Friday, February 5, 2010

“Railroad Train to Heaven”, Part 185: fate

Our memoirist Arnold Schnabel -- not for his sins but because he has dared to do battle with the Prince of Darkness -- has been transported by the aforesaid vindictive fallen angel into an artistically dubious but once-popular novel called Ye Cannot Quench, wherein he inhabits the body if not the personality of a romantic young poet named Porter Walker in the New York City of the 1950s, that time and place of John Cheever and Jack Kerouac, of bone-dry martinis and unfiltered cigarettes, of My Fair Lady on Broadway and of live dramatic broadcasts on Playhouse 90...

(Go here to read our previous chapter; click here to return to the first chapter of this Gold View Award™-winning masterpiece.)

“Well, I was just wondering, Porter, since you two are friends and all, what’s up with our little Emily? I mean what’s her baseline, anyway?”

I wasn’t exactly sure what he meant by baseline, but I could guess; I knitted my brow briefly, trying to recall what I had read in the first few chapters of Miss Evans’s novel and on the inside of the book jacket.

I took another drink of wine, and spoke:

“Young girl from a little town in West Virginia. Went to a small college out there. Studied literature. Has had one mysterious affair with a hometown boy, but that’s over now, for some undisclosed reason, or reasons. Comes to New York to experience life. Meets an old rag-and-bones woman in a coffee shop who tells her she will find fortune and love in the city. Gets a job at your firm. Meets this poet guy named Porter --”

“You,” said Julian.

“Yes,” I said. “Uh, me. ‘Me.’ Then, uh, you give her Porter’s manuscript to read.”

“Your manuscript,” said Julian. “Stop speaking of yourself in the third person, Porter. It’s kind of creepy.”

“Sorry,” I said. “Anyway, she reads the poem. For some reason she likes it.”

“You’re very modest about your work,” said Julian.

I shrugged. What did I care? It wasn’t my work.

“Go on,” he said.

“Well, that’s about it,” I said. I didn’t want to get into the night of passion. Even as Porter I had some sense of discretion.

“Well, I was just wondering,” said Julian, “I mean if it’s not, um, untoward of me to ask -- what’s going on with you and our Emily? If anything. I mean if you don’t mind my asking.”

“What’s, uh, going on?”

I was stalling of course.

“Yeah,” said Julian. He noticed the cigarette ash he had spilled onto the tablecloth, and he swiped it with the side of his hand, causing it to smear into the material. “I mean if I’m not being too much of a Nosey Parker.”

“Nothing is going on,” I said. “I mean, nothing much.”


He was still leaning across the table towards me, looking me openly right in the face. I looked away.

“Um, no,” I said. “We’re, uh --”

“She’s told me you two are by way of being ‘friends’. That you helped her move into her new apartment.”

“Oh?” I said.

I picked up my glass of wine again, took another drink.

“I think this whole deal is an awfully funny coincidence,” said Julian. “That I would give her your manuscript to read, and then it turns out that she’s already a friend of yours.”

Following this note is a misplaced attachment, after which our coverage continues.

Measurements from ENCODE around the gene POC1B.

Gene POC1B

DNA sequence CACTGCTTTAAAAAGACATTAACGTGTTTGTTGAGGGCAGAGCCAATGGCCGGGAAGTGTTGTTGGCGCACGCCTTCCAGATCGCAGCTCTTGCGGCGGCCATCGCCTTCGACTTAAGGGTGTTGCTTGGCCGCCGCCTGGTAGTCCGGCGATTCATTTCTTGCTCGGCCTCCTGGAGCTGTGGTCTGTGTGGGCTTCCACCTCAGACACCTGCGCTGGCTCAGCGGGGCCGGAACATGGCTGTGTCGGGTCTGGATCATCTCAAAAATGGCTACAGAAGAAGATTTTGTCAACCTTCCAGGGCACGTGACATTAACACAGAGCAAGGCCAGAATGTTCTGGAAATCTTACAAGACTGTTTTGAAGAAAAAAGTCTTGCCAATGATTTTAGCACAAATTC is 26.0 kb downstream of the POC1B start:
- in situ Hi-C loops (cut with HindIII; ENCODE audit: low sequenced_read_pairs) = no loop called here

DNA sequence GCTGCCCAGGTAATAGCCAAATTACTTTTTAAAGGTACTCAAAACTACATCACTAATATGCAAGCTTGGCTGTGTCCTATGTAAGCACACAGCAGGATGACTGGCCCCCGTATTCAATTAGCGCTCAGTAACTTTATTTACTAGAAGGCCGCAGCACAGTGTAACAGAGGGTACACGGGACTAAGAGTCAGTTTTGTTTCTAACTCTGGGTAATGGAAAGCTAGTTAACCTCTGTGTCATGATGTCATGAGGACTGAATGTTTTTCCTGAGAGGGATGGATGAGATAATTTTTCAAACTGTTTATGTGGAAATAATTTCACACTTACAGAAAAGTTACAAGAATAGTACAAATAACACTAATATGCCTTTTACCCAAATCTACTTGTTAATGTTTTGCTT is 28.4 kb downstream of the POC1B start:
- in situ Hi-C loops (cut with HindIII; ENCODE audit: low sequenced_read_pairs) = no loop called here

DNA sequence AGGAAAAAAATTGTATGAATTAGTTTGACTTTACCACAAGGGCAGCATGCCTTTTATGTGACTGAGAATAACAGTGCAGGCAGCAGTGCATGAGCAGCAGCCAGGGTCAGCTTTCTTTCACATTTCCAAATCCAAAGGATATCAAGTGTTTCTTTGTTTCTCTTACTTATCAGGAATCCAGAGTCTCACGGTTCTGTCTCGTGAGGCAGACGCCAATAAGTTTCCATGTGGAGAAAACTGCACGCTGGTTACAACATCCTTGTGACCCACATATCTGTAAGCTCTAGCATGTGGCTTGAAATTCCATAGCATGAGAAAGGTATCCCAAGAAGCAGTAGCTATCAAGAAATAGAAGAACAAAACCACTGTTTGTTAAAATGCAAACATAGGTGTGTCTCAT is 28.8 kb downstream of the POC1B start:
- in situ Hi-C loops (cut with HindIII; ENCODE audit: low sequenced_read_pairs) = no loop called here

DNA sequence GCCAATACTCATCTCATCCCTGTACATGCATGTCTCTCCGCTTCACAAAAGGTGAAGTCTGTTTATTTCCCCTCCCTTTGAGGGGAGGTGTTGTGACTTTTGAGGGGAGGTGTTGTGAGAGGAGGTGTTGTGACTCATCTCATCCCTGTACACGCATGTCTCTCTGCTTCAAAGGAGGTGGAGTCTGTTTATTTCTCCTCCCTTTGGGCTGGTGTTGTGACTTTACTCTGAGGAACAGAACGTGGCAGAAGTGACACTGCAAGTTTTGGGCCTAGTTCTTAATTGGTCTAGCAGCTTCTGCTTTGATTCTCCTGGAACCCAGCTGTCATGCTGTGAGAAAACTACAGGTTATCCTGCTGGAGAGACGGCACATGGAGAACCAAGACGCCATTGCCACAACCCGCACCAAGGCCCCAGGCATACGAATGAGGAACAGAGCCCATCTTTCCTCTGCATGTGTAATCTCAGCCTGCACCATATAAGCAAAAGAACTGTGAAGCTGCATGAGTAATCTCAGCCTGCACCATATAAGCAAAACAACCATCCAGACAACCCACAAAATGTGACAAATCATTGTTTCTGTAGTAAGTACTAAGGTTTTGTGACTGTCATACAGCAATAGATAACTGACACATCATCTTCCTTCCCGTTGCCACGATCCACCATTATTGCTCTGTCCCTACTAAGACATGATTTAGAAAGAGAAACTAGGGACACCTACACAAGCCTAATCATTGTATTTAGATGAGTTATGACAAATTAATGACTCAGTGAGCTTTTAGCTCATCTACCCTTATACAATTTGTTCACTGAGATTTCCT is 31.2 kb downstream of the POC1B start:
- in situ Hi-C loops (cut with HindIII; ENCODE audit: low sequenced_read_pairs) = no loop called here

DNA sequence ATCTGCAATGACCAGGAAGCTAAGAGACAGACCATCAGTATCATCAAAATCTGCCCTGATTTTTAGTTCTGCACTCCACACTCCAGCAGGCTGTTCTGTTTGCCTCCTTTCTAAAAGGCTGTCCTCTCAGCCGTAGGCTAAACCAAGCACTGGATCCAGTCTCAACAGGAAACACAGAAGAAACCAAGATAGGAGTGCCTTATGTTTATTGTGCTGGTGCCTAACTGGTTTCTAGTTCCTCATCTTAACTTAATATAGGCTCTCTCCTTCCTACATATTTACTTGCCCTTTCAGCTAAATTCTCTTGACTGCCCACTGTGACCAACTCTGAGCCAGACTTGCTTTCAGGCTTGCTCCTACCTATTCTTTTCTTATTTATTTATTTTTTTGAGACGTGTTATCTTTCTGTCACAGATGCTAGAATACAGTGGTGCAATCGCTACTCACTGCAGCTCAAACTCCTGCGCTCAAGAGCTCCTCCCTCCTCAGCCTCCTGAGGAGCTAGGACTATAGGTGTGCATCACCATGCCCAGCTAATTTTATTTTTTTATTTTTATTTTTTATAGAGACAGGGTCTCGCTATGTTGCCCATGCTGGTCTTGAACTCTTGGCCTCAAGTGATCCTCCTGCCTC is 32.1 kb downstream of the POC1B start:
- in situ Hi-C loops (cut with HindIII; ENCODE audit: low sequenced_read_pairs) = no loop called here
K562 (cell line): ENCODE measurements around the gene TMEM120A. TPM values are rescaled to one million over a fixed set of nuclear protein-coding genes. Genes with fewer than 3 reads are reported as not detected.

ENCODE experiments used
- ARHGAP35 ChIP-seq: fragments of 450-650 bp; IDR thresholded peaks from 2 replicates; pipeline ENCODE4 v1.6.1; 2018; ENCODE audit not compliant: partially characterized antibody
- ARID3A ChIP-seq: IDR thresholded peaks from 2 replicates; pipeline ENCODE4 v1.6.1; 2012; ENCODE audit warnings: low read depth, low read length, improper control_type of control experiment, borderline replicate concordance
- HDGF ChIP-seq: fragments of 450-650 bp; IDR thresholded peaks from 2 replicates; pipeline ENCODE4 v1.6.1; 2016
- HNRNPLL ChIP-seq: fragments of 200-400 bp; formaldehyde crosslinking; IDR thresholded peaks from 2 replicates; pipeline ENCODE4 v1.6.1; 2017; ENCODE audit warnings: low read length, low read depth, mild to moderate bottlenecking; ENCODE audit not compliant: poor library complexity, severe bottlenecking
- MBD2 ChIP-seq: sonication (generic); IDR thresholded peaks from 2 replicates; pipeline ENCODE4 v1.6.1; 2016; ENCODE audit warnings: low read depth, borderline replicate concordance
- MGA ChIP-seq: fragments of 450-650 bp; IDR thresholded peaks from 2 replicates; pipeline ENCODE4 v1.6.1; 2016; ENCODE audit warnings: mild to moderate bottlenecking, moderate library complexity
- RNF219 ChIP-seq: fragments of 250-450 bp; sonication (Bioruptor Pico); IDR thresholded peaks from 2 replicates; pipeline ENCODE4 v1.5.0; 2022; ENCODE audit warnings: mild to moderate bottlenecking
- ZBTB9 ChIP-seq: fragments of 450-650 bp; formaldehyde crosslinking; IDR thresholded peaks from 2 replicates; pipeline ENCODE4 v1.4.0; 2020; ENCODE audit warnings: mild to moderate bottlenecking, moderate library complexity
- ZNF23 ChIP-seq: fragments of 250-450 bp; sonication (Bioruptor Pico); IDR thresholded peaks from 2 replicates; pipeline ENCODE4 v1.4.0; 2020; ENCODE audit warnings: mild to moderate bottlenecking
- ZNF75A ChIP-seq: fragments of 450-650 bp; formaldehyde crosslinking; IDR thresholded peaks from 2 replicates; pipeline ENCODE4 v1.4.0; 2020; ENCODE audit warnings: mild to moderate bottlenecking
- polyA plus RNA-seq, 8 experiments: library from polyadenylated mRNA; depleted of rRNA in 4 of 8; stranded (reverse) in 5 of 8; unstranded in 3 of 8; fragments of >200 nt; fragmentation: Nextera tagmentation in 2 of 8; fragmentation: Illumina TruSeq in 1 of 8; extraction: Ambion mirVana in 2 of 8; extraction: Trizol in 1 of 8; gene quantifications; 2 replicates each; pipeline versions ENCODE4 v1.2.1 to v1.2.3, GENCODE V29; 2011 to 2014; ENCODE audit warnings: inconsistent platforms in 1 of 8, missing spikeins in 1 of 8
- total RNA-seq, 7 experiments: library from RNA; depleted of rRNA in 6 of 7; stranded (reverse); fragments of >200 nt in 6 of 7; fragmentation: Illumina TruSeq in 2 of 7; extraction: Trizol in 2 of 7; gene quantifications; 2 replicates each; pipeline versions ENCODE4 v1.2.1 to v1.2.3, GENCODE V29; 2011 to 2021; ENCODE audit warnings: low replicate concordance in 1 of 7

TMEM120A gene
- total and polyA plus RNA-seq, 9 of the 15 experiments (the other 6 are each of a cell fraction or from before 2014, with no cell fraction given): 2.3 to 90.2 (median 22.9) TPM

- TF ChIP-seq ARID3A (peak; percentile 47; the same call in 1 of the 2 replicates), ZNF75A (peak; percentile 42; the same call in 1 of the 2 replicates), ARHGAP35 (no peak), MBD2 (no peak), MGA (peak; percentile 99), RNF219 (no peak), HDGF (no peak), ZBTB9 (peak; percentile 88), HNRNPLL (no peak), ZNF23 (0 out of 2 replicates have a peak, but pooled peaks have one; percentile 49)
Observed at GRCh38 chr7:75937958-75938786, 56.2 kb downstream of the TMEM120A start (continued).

“Well,” I said, “I suppose that is a kind of an odd coincidence, in a way.”

“Like something out of a novel,” said Julian. “Or a movie.”

“Yes,” I said. “Usually life is -- uh --”

“Not so neatly plotted?”

“Yes,” I said.

Of course I could have just come right out and told him that in fact we were only characters in a novel, but I couldn’t bear to do that. He seemed like a nice enough guy. And I knew that I wouldn’t like to be told that I was only a figment of someone’s imagination, especially a figment that was based on God only knows how many other figments from various stories and novels and movies and TV shows, not to mention comic strips.

“Maybe it’s fate,” he said.

Finally he leaned back. He picked up his glass, took a drink.

“Do you believe in fate, Porter?” he asked.

I realized right then and there that I did not believe in fate. Fate would be too easy. Just as religion was too easy, any religion. Or astrology. Or Tarot cards. And you could toss in the Ouija board while you were at it.

“So, you do believe in fate,” he said.

“Sure,” I lied, because, really, people need something, something to hang onto, and even if I personally had nothing to hang on to, even if I were left floating here in space on my own, who was I to deny others some small measure of comfort?

“Fate,” he said, and he seemed satisfied with the word.

He glanced at his wine glass, in his right hand, and then at his cigarette, in his left hand. Which to choose, wine or smoke?

He decided on the smoke, and after taking a good drag he took a drink of wine.

“So, really,” he said, smiling, “you two haven’t -- uh -- you know --”

“Well, Mr. Smythe --”

“Julian, Porter.”

“Okay. Julian --”

“Go on,” he said.

All discretion aside, I considered my situation for just a moment. On the one hand I knew that Porter had indeed gone to bed with Emily. But on the other hand I, Arnold, had only woken up in the same bed with her. So of the two available truths I chose the more innocuous one.